It is important that we continue to have these tree species on our continent. Native and endemic species play an important role for the entire ecosystem. They enhance biodiversity, which means that if they cease to exist, other organism such as fungi or insects, that are associated and depend on these trees will disappear too. Native species are adapted to site conditions and are more resistant and can help boost the entire ecosystem resilience. They also have an effect on soil quality and can help conserve water. According to the IUCN report, most European trees have at least one recorded use: food, medicine, construction, fuel, cultural etc. so it is important to try to save and restore these species.

Follow and read about our projects to see how we, at Mossy Earth, include native trees in restoration and rewilding actions.

An old tall chestnut tree in a park

A horse chestnut tree

Sources & further reading

✅ for peer reviewed research

      • 1. “European Red List of Trees” – Malin Rivers et al. 2019, IUCN publication - iucn.org
      •  
      • 2. “More than half of native European trees face extinction, warns study” – Jonathan Watts 2019, The Guardian – theguardian.com
      •  
      • 3. “Why forest and tree genetic diversity matters” – Biodiversity International – bioversityinternational.org
      •  
      • 4. “FAO Stresses Importance of Native Tree Species in Restoration” – Jaime Webbe 2014, SDG Knowledge Hub – iisd.org
      •  
    1. 5. “Learn about the value of indigenous trees—and plant one!” – 2019, UN Environment Programme – unenvironment.org

Ley's whitebeam flowers

The Causes

What threatens our native European species and therefore our ecosystems? Here are some of the main causes:

  • Alien invasive and problematic species – This is the most severe threat, affecting 38% of tree species. It includes pests, diseases and alien invasive plants, often introduced by humans as a result of the increased global trade.
  •  
  • Deforestation, degradation and wood harvesting – Trees are harvested for timber and non-wood product or entire forests and woodlands are clear-felled and converted to agricultural fields.
  •  
  • Climate change – Though climate change is an indirect threat, it has the potential to affect many tree species. Extreme weather events, floods, droughts, fires – all have an impact on biodiversity. Furthermore, the changing climate can favour invasive species, which than can spread and compete with the native species
  •  
  • Fire – This could be the result of climate change events or anthropogenic in nature, in the case of deliberate forest fires.
  •  
  • Land abandonment, ecosystem modifications and urban development – Traditional management practices are being abandoned, affecting the environment. Moreover, natural habitats are reduced, disturbed or even destroyed by the expansions of urban, tourism and industrial areas.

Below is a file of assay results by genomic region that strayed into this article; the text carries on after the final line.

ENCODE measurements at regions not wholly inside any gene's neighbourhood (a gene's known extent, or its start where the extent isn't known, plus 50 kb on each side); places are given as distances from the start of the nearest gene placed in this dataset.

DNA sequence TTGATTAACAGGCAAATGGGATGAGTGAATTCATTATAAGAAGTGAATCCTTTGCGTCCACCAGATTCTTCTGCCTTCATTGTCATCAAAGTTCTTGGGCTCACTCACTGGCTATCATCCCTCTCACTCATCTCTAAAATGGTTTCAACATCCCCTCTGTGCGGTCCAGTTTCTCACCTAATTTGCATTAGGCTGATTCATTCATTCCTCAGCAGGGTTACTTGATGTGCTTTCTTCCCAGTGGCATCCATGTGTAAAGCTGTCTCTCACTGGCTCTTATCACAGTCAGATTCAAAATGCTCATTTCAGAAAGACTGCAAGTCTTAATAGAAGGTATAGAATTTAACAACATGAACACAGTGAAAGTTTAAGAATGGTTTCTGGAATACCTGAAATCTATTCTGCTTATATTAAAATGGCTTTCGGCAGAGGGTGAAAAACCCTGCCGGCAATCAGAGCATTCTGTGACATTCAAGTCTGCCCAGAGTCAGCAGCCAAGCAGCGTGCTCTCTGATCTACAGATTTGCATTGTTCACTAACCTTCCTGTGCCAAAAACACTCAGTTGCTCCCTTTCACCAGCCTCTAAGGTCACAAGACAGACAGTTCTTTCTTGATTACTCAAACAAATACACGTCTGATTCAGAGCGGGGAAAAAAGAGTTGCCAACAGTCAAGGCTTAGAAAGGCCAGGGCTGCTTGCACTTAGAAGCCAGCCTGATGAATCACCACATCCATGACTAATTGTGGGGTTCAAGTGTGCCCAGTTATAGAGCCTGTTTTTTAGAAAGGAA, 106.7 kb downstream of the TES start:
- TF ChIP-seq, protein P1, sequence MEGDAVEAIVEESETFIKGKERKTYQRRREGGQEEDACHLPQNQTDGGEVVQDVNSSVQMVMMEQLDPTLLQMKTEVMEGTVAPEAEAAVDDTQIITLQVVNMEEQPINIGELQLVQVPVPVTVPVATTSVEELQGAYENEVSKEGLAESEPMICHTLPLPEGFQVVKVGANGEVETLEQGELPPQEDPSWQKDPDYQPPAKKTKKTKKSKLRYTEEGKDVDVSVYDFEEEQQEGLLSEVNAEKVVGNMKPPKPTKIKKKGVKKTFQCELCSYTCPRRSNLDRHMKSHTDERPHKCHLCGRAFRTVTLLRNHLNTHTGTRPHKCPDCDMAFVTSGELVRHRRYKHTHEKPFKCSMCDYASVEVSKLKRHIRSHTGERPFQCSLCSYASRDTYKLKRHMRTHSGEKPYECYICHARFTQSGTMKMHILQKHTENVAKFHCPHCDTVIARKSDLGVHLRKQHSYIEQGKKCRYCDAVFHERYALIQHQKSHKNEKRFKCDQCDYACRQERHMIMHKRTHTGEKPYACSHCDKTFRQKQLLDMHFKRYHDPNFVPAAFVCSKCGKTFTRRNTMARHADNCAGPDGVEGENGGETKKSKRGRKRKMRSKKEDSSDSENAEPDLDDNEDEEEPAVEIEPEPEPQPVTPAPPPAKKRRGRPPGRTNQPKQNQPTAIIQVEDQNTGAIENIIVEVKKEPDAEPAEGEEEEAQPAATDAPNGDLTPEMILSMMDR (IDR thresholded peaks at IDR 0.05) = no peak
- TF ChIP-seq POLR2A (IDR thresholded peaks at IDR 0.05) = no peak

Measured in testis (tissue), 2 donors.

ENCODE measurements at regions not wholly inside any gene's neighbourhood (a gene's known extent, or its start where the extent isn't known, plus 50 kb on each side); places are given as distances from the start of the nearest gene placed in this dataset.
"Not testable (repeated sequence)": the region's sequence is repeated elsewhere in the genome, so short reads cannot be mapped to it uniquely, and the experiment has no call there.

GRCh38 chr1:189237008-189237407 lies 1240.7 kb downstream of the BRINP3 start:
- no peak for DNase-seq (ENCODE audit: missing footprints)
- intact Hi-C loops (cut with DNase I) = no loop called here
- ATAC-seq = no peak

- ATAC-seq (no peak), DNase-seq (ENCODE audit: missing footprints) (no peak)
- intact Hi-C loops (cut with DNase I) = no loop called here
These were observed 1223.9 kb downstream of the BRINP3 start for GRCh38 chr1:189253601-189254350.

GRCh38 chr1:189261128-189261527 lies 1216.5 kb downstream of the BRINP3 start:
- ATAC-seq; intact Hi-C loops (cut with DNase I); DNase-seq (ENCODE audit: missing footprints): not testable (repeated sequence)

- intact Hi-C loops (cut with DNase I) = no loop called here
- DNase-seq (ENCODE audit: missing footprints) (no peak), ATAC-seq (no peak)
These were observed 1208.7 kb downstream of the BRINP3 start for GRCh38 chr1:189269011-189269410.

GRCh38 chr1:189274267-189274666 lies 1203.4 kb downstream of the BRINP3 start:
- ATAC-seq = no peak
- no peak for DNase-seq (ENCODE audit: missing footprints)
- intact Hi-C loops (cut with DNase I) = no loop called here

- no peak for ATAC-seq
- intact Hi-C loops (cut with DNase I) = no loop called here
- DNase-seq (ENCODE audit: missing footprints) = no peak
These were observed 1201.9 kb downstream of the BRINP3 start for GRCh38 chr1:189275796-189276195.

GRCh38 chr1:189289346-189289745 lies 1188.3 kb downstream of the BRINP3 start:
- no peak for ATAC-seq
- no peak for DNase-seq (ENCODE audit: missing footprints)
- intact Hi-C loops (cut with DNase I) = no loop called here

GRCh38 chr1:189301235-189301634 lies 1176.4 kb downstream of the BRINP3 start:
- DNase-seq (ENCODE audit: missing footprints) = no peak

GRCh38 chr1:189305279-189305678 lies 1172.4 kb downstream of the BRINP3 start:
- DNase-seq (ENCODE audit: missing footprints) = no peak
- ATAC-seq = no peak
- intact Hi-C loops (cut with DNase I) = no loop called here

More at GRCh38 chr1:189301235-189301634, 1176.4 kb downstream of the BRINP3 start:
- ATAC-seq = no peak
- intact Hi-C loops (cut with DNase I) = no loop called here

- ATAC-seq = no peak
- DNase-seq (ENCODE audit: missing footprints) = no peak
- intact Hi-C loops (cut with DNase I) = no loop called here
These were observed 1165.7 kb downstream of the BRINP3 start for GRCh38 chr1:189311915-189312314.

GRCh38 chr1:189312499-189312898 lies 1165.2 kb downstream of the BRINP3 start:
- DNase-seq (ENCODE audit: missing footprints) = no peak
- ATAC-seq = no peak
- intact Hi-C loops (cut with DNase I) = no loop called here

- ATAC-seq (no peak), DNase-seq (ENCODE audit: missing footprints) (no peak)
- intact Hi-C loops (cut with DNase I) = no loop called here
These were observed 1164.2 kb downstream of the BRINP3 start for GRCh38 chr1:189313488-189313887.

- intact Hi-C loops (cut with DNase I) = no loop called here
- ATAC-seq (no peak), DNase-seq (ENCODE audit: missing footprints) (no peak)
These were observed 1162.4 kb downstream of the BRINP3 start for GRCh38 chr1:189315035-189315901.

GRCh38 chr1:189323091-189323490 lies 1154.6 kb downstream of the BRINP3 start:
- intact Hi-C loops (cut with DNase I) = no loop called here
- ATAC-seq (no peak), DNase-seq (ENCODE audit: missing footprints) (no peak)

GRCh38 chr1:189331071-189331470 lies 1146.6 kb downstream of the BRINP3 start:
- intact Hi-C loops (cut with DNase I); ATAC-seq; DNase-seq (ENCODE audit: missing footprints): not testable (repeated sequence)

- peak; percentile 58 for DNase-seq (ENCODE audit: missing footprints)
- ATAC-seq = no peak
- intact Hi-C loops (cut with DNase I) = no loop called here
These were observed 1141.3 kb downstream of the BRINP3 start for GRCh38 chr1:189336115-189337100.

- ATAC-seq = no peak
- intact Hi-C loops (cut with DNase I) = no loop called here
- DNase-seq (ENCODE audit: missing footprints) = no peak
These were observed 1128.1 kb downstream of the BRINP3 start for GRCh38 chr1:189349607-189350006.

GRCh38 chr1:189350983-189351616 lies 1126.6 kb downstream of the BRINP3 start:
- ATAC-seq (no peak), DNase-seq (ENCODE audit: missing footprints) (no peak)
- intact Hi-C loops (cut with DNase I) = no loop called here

Green mossy trees growing above a carpet of lush ferns

How Does it Affect Us?

"This report has shown how dire the situation is for many overlooked, undervalued species that form the backbone of Europe's ecosystems and contribute to a healthy planet." Luc Bas, director of IUCN’s Europe Office.

It is important that we continue to have these tree species on our continent. Native and endemic species play an important role for the entire ecosystem. They enhance biodiversity, which means that if they cease to exist, other organism such as fungi or insects, that are associated and depend on these trees will disappear too. Native species are adapted to site conditions and are more resistant and can help boost the entire ecosystem resilience. They also have an effect on soil quality and can help conserve water. According to the IUCN report, most European trees have at least one recorded use: food, medicine, construction, fuel, cultural etc. so it is important to try to save and restore these species.

Follow and read about our projects to see how we, at Mossy Earth, include native trees in restoration and rewilding actions.

Sources & further reading

✅ for peer reviewed research

      • 1. “European Red List of Trees” – Malin Rivers et al. 2019, IUCN publication - iucn.org
      •  
      • 2. “More than half of native European trees face extinction, warns study” – Jonathan Watts 2019, The Guardian – theguardian.com
      •  
      • 3. “Why forest and tree genetic diversity matters” – Biodiversity International – bioversityinternational.org
      •  
      • 4. “FAO Stresses Importance of Native Tree Species in Restoration” – Jaime Webbe 2014, SDG Knowledge Hub – iisd.org
      •  
    1. 5. “Learn about the value of indigenous trees—and plant one!” – 2019, UN Environment Programme – unenvironment.org